:: These reviews were originally published
:: in Daniella Thompson on Brazil.


 

Half & half plus Guinga

Mixed doubles offer assorted delights.

Daniella Thompson

21 November 2004

 
Nóis 4 (formerly As Meninas)

England-based paulista singer Mônica Vasconcelos and German alto-soprano saxophonist Ingrid Laubrock have been collaborating for the past ten years. In the beginning, it was just the two of them, and they went by the name of As Meninas. When they were joined by guitarist Ife Tolentino and percussionist Chris Wells, the group kept its feminine name. Eventually, the band grew to include nine members under the name Nóis (the phonetic form of Nós). When the original four “Meninas” recorded a new disc in December 2003, they became Nóis 4.

The new disc’s title is, appropriately, Gente, being a collaborative effort involving not only the four of Nóis 4 but five Brazilian musicians, inlcuding stars Guinga, Swami Jr., and Toninho Ferragutti. The albums is divided almost symmetrically in two. The first half consists of famous songs; the second, with one exception, of compositions by Nóis 4.

Opening the CD is the rapid baião “Influência do Jackson,” a genre memorably used by Guinga and Aldir Blanc. In this case, the song is an homage to Jackson do Pandeiro, and the lyrics are a concatenation of citations from Jackson’s songs and references to places where he has lived. Many of you are probably familiar with Leila Pinheiro’s two definitive recordings of this song. What sets Nóis 4’s version apart is Ingrid Laubrock’s sax, which introduces jazz improvisation and klezmer elements into the nordestino mix.

Relampiano” has been recorded separately by both its co-authors, as well as by Elba Ramalho. In those renditions it was both markedly rhythmic and northeastern in flavor. The Nóis 4 recording is more lyrically introspective, which renders this story of a slum-dwelling boy selling drops at the traffic light all the more heartbreaking.

Tudo é tão normal, tal e qual
Neném não tem hora para ir se deitar
Mãe passando roupa do pai de agora
De um outro caçula que ainda vai chegar
É mais uma boca dentro do barraco
Mais um quilo de farinha do mesmo saco
Para alimentar um novo João Ninguém
E a cidade cresce junto com neném

Complementing Mônica’s restrained singing are Ingrid’s muted sax and the Basquiat Strings in an arrangement by Ben Davis, behind which Chris Wells has added distant percussion that builds up the feeling of alienation.

The diametrical opposite of alienation is the gorgeous “Choro Bandido” from the musical O Corsário do Rei by Edu Lobo and Chico Buarque. The great accordionist Toninho Ferragutti helps turn this track into a magical interlude, and Ingrid’s sax does the rest.

Gonzaguinha’s samba “Com a Perna no Mundo” is one of the more celebrated soccer songs Brazil has ever produced. It’s also the triumphal tale of a boy very much like the one who sells drops at the traffic light. Guinga, who is no slouch when it comes to playing futebol, sings the opening lines in his reedy voice until Mônica and chorus take over in one of the strongest performances on the album. Ingrid gives us a bit of Pixinguinha-like counterplay as a wrap-up.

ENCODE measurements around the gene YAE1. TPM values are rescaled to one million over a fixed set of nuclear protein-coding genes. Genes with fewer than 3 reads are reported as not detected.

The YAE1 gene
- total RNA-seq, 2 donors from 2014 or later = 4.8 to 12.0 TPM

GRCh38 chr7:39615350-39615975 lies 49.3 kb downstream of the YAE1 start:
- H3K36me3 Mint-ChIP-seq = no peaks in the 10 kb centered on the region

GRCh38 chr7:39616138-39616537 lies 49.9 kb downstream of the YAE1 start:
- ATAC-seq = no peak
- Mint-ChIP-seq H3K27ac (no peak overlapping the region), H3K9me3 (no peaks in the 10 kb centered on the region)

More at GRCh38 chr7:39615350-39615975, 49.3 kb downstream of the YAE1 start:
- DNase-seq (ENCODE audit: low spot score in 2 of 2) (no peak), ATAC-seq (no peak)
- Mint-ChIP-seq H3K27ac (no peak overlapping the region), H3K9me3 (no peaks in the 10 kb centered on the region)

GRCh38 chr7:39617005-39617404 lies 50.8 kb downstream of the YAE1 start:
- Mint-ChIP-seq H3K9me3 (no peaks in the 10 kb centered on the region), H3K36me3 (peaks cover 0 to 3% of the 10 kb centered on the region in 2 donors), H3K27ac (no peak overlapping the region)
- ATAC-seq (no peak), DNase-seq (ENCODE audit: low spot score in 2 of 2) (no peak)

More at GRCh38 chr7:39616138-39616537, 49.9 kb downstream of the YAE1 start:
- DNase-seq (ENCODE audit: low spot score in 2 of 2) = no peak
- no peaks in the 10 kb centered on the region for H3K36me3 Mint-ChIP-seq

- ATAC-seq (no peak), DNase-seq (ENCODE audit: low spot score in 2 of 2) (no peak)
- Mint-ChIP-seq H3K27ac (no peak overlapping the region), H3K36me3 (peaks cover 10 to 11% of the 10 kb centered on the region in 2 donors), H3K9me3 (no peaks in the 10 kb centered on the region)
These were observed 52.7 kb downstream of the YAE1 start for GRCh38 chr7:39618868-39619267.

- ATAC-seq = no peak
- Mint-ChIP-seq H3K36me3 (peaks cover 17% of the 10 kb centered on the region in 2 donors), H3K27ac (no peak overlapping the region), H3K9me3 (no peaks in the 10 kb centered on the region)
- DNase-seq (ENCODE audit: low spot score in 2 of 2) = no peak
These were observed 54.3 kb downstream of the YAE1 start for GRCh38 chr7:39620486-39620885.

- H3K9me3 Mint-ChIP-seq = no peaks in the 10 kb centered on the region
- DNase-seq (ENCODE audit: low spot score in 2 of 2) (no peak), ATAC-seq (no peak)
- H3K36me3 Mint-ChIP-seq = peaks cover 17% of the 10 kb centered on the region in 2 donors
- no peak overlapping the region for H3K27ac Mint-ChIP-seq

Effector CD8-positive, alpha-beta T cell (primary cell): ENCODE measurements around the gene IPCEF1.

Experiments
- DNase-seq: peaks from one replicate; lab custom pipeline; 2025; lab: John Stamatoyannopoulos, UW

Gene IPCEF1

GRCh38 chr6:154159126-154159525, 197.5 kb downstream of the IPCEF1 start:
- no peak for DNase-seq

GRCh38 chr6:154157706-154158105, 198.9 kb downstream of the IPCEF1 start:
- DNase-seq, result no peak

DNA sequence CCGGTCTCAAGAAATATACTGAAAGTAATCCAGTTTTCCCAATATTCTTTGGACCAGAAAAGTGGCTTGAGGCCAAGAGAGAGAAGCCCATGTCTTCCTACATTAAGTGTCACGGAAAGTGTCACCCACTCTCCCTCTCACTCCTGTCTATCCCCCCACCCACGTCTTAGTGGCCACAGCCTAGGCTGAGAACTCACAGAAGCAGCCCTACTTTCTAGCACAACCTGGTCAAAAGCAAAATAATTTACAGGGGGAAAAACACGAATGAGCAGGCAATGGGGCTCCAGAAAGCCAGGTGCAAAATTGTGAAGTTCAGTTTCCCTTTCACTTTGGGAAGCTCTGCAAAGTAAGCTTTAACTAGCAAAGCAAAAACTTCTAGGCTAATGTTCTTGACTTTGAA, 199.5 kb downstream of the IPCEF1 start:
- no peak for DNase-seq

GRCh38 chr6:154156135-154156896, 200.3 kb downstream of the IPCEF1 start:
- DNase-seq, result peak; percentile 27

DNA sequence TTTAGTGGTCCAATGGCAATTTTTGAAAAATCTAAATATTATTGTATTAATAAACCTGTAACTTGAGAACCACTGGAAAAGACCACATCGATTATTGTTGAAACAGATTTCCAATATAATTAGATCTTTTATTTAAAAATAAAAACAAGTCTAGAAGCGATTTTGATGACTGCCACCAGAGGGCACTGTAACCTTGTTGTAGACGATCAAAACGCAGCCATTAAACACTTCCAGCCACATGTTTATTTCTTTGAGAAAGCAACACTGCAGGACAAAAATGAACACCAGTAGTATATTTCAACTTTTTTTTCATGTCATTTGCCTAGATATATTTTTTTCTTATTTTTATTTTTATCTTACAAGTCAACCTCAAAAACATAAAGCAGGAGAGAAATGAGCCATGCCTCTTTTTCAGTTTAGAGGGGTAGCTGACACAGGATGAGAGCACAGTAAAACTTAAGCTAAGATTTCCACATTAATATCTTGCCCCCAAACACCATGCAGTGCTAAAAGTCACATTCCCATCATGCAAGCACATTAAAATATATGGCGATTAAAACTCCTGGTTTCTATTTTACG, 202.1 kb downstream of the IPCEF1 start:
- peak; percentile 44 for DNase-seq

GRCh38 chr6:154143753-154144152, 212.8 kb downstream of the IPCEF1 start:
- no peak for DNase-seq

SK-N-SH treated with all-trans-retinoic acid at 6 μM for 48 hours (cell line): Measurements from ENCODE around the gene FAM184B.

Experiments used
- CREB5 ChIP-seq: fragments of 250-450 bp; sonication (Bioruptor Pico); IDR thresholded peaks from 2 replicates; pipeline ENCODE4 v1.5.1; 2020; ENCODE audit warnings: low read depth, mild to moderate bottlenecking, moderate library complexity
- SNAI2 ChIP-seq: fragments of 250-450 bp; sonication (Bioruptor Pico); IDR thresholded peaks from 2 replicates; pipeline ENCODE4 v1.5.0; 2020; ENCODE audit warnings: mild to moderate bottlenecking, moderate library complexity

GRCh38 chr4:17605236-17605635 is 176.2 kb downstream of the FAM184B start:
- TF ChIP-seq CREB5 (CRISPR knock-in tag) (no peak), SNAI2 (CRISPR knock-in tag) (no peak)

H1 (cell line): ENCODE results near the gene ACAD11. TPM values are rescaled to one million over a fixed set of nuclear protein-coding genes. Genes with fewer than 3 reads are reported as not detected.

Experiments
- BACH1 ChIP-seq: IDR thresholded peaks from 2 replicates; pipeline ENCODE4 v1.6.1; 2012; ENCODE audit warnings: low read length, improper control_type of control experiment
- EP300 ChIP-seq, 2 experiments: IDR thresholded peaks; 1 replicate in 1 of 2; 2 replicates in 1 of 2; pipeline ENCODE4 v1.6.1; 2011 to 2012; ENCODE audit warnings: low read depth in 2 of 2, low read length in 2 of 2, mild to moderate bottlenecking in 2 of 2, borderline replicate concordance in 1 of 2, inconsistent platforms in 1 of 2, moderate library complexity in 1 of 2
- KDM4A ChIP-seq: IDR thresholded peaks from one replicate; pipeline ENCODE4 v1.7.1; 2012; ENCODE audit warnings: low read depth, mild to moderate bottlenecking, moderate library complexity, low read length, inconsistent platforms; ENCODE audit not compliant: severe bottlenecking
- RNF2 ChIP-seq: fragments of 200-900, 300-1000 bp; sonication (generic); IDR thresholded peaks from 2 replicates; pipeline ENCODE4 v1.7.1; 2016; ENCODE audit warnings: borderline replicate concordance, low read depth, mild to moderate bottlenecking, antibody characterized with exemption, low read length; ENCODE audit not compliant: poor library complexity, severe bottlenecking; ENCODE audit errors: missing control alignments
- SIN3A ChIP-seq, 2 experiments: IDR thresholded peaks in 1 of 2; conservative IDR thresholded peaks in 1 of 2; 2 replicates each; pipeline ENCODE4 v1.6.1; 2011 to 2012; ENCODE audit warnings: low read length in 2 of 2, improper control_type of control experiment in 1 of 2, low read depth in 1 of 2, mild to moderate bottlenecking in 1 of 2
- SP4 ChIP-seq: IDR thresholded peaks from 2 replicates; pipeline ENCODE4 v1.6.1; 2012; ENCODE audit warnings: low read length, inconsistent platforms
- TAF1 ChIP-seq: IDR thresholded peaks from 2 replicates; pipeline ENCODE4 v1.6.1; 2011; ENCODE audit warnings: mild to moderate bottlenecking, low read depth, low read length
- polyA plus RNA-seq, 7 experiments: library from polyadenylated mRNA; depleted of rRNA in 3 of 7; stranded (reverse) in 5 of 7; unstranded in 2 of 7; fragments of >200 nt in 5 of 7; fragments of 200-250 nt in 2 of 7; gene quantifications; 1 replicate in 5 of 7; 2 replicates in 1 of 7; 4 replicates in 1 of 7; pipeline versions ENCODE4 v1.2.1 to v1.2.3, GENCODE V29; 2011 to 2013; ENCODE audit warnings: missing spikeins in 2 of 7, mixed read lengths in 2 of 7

Mônica shines again in Tom and Vinicius’ “Canção em Modo Menor,” where she shares the spotlight with Ingrid’s extended sax solo in a beautiful arrangement of guitar and strings. On a different note altogether is the tongue-twisting “Chá de Panela,” a tribute to Hermeto Pascoal:

Nesse chá de panela que eu senti a vocação:
Vi que música é tudo que avoa e rasga o chão.
Foi Hermeto Pascoal que magistral me deu o dom
De entender que do lixo ao avião em tudo há tom
E que até pinico dá bom som se a criação é mais
Se o músico for bom

Rendering homage are several heavyweights, including the composer (Guinga) on guitar, Swami Jr on bass, and Toninho Ferragutti, standing in for the homeageado. The accordionist returns in “Sobre o Papel,” which is above all a vehicle for Ingrid Laubrock’s soprano sax. While the Nóis 4 compositions are attractive and well-produced, they’re not up to the stature of the songs in the first half. “A Flor e o Espinho” is therefore a welcome presence among them. Still, there’s much to enjoy in the latter part, and Ingrid Laubrock in particular deserves further attention.

Listen to audio samples.

Nóis 4: Gente
(Candid Records CCD 79784; 2004) 50:43 min.

Produced by Chris Wells

01. Influência do Jackson (Guinga/Aldir Blanc)
02. Relampiano (Lenine/Paulo Moska)
03. Choro Bandido (Edu Lobo/Chico Buarque)
04. Com a Perna no Mundo (Luiz Gonzaga Jr.)
05. Canção em Modo Menor (Antonio Carlos Jobim/Vinicius de Moraes)
06. Chá de Panela (Guinga/Aldir Blanc)
07. Sobre o Papel (Chris Wells/Pedro Casadalma)
08. Leve (Ingrid Laubrock/Mônica Vasconcelos)
09. A Flor e o Espinho (Nelson Cavaquinho/Guilherme de Brito/Alcides Caminha)
10. Canto pra Cira (Chris Wells/Mônica Vasconcelos)
11. Why (Ife Tolentino)

Guests
Guinga: guitar (1, 6, 7); solo intro (7); voice (4)
Swami Jr.: bass (1, 6, 7, 9, 10); 7-string guitar (4)
Toninho Ferragutti: accordion (3, 6, 7, 10)
Basquiat Strings (2, 5)
Guilherme Kastrup: percussion (1, 4, 10)
Webster Santos: cavaquinho (4)

 


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